• "There was no 'stand-down order' given to American personnel attempting to offer assistance that evening, no illegal activity or illegal arms transfers occurring by U.S. personnel in Benghazi, and no American was left behind."
  • The administration's process for developing "talking points" was "flawed, but the talking points reflected the conflicting intelligence assessments in the days immediately following the crisis."

We'll know shortly whether the full report really says this, or whether Thompson is leaving out the juicy parts. If his summary is accurate, this report represents a rare display of GOP levelheadedness before we get started with the Trey Gowdy conspiracy theory fest later this year.

We're Still at War: Photo of the Day for August 4, 2014

Mon Aug. 4, 2014 10:45 AM EDT

A US Marine climbs a rope ladder from the flight deck of the USS San Diego.  ( US Marine Corps photo by Cpl. Jonathan R. Waldman)

3 New Summer Songs Picked By Critic Jon Young

| Mon Aug. 4, 2014 6:00 AM EDT

1. "Is What It Is"

From She Keeps Bees' Eight Houses

FUTURE GODS

Liner notes: Smokey and languid, Jessica Larrabee croons defiantly, "Be not completely consumed/Do not surrender," on this hazy ballad, with kindred spirit Sharon Van Etten singing backup.

Behind the music: Larrabee fronted the Philadelphia band the English System before teaming with drummer Andy LaPlant to form the Brooklyn-based duo.

Check it out if you like: Moody chanteuses (Cat Power, Angel Olsen, PJ Harvey).
 

2. "Pressure"

From My Brightest Diamond's This Is My Hand

ASTHMATIC KITTY

Liner notes: The fourth MBD album gets off to a rousing start with this joyful brew of marching-band rhythms, xylophone, brass, and Shara Worden's big, operatic voice.

Behind the music: An alumna of Sufjan Stevens' band, Worden's résumé includes collaborations with David Byrne, Matthew Barney, the Blind Boys of Alabama, and the Decemberists.

Check it out if you like: Brainy art-poppers, meaning St. Vincent, tUnE-yArDs, or Joanna Newsom.
 

3. "To Turn You On"

From Robyn Hitchcock's The Man Upstairs

YEP ROC

Liner notes: Hitchcock gives Bryan Ferry's morose love song a charming, irony-free makeover, setting his surprisingly tender vocal to a delicate chamber-folk arrangement.

Behind the music: The former Soft Boys leader teamed with producer Joe Boyd (Fairport Convention, Anna and Kate McGarrigle) for this vibrant mix of originals and covers (Doors, Psychedelic Furs).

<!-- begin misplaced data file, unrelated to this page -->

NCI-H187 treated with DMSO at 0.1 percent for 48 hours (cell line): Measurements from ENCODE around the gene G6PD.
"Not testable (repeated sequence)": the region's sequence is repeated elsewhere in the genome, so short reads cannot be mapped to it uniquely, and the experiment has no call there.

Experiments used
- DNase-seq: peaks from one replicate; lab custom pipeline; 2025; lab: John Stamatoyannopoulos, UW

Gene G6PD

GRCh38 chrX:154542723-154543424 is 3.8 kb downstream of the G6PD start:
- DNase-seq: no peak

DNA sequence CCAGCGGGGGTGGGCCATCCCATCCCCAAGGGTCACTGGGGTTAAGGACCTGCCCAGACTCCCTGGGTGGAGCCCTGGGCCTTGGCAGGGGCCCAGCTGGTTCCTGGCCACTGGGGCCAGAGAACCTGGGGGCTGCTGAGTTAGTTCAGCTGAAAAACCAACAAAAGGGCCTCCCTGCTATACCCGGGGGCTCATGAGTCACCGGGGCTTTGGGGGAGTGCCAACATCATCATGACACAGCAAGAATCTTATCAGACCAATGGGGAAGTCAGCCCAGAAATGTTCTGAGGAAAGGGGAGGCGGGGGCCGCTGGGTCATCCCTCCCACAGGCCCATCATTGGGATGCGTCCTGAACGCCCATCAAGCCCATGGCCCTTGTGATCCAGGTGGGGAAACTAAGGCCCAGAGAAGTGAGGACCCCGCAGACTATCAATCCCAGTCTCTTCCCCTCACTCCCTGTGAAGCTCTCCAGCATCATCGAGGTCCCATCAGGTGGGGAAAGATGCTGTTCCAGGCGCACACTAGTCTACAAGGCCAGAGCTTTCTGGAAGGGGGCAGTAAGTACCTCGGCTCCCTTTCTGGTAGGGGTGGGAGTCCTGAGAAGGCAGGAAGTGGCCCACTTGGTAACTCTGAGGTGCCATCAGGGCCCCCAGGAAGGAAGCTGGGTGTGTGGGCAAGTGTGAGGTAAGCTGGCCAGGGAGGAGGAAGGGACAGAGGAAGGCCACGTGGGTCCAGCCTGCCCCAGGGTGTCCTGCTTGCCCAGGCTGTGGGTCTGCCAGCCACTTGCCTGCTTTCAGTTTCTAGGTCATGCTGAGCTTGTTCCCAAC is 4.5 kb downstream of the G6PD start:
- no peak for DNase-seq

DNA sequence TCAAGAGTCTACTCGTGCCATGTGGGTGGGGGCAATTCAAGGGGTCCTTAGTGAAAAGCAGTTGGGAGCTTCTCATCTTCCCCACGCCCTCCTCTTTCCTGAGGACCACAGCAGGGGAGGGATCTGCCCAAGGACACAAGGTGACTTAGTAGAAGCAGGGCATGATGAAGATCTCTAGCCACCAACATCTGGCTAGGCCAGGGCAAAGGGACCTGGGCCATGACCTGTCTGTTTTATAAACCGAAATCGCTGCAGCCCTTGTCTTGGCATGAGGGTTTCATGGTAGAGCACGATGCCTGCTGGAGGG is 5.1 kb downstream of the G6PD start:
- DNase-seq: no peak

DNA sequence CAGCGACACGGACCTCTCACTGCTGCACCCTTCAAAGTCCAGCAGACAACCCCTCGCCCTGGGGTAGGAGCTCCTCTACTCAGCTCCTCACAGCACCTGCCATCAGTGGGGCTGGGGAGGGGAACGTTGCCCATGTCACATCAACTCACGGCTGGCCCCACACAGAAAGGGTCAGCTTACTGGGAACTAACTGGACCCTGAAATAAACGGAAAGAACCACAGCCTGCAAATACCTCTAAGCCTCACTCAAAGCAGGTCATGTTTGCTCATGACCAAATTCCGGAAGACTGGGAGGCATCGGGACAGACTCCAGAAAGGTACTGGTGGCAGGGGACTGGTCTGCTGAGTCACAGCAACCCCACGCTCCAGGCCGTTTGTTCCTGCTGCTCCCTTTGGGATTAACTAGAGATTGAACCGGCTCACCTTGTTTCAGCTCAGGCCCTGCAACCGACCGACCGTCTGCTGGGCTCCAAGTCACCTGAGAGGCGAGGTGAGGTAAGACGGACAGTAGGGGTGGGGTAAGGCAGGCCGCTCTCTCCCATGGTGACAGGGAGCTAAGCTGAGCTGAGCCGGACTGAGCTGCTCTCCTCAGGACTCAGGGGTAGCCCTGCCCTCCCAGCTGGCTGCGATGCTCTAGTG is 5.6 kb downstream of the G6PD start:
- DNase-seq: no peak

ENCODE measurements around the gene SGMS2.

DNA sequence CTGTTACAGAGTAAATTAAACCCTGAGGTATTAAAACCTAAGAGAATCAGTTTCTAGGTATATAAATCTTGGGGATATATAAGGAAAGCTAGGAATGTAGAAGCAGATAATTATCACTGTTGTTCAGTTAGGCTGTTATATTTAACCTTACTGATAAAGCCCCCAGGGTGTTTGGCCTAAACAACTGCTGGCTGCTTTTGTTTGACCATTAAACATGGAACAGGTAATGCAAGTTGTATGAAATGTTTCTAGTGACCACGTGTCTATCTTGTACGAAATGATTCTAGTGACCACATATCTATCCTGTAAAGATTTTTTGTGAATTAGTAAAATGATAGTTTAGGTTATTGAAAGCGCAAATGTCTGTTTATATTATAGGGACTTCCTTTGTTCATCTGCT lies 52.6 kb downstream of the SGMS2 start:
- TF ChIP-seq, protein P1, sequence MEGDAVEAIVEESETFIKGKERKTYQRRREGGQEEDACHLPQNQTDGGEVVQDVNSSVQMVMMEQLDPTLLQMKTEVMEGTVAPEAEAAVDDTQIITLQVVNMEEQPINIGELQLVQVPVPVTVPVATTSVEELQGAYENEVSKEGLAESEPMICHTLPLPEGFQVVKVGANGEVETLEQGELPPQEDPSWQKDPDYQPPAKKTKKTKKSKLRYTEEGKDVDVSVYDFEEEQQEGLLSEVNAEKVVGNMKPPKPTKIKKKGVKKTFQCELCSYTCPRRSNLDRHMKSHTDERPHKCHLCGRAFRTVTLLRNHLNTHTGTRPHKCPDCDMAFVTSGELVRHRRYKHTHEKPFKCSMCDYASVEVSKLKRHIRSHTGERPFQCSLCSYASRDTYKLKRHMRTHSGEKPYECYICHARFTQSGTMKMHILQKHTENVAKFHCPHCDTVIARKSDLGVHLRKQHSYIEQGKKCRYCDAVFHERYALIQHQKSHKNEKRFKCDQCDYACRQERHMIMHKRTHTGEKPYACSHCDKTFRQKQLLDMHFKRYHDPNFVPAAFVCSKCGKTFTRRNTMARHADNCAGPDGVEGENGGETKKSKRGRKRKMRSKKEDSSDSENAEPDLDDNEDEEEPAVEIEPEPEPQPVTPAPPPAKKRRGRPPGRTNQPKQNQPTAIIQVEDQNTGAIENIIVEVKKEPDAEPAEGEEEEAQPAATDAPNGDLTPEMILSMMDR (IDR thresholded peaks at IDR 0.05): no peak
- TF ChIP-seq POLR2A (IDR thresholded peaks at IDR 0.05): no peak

Check it out if you like: Vital vets like Richard Thompson and Marshall Crenshaw.

40 Million People Depend on the Colorado River. Now It's Drying Up.

| Mon Aug. 4, 2014 6:00 AM EDT

Science papers don't generate much in the way of headlines, so you'll be forgiven if you haven't heard of one called "Groundwater Depletion During Drought Threatens Future Water Security of the Colorado River Basin," recently published by University of California-Irvine and NASA researchers.

But the "water security of the Colorado River basin" is an important concept, if you are one of the 40 million people who rely on the Colorado River for drinking water, a group that includes residents of Las Vegas, Los Angeles, Phoenix, Tucson, and San Diego. Or if you enjoy eating vegetables like broccoli, cauliflower, and spinach during the winter. Through the many diversions, dams, canals, and reservoirs the river feeds as it snakes its way from the Rockies toward Mexico, the Colorado also provides the irrigation that makes the desert bloom in California's Imperial Valley and Arizona's Yuma County—source of more than two-thirds of US winter vegetable production.

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70 Years Ago Today: Anne Frank Was Captured by the Nazis

| Mon Aug. 4, 2014 6:00 AM EDT
Anne Frank, 1941 Anne Frank Fonds Basel/DPA/ZUMA Press

On this day in 1944, German policed discovered the hiding place of Anne Frank and her family in the secret annex of the building where Otto Frank (Anne's father) worked. Following the arrest of the Franks and two other families that were in hiding, Miep Gies collected papers and photo albums left scattered around the living quarters, including Anne's diary. Gies saved them, hoping to return them to Anne after the war.

Anne Frank's diary of her time in hiding was published 1947 and has been made into a play and a film publicizing the plight of millions. Uppa/Photoshot/UPPA/ZUMA Press

 

Lotus Watching in LA

| Sun Aug. 3, 2014 8:55 PM EDT

I spent the afternoon up in LA with my mother, and she wanted to go over and check out the new, rejuvenated Echo Park along with its new, rejuvenated lotus plants. It's a little late in the season to see them in all their glory, but they're still blooming. See here for the rather remarkable backstory about how the lotuses, once thought dead and gone forever, were brought back to life.

Can Obama Order Immigration Amnesty All By Himself?

| Sun Aug. 3, 2014 1:37 PM EDT

Normally, says Ross Douthat, all the recent alarmist liberal chatter about impeachment "would simply be an unseemly, un-presidential attempt to raise money and get out the 2014 vote." But not this time:

Even as his team plays the impeachment card with gusto, the president is contemplating — indeed, all but promising — an extraordinary abuse of office: the granting of temporary legal status, by executive fiat, to up to half the country’s population of illegal immigrants.

Such an action would come equipped with legal justifications, of course....But the precedents would not actually justify the policy, because the scope would be radically different. Beyond a certain point, as the president himself has conceded in the past, selective enforcement of our laws amounts to a de facto repeal of their provisions. And in this case the de facto repeal would aim to effectively settle — not shift, but settle — a major domestic policy controversy on the terms favored by the White House.

....In defense of going much, much further, the White House would doubtless cite the need to address the current migrant surge, the House Republicans’ resistance to comprehensive immigration reform and public opinion’s inclination in its favor.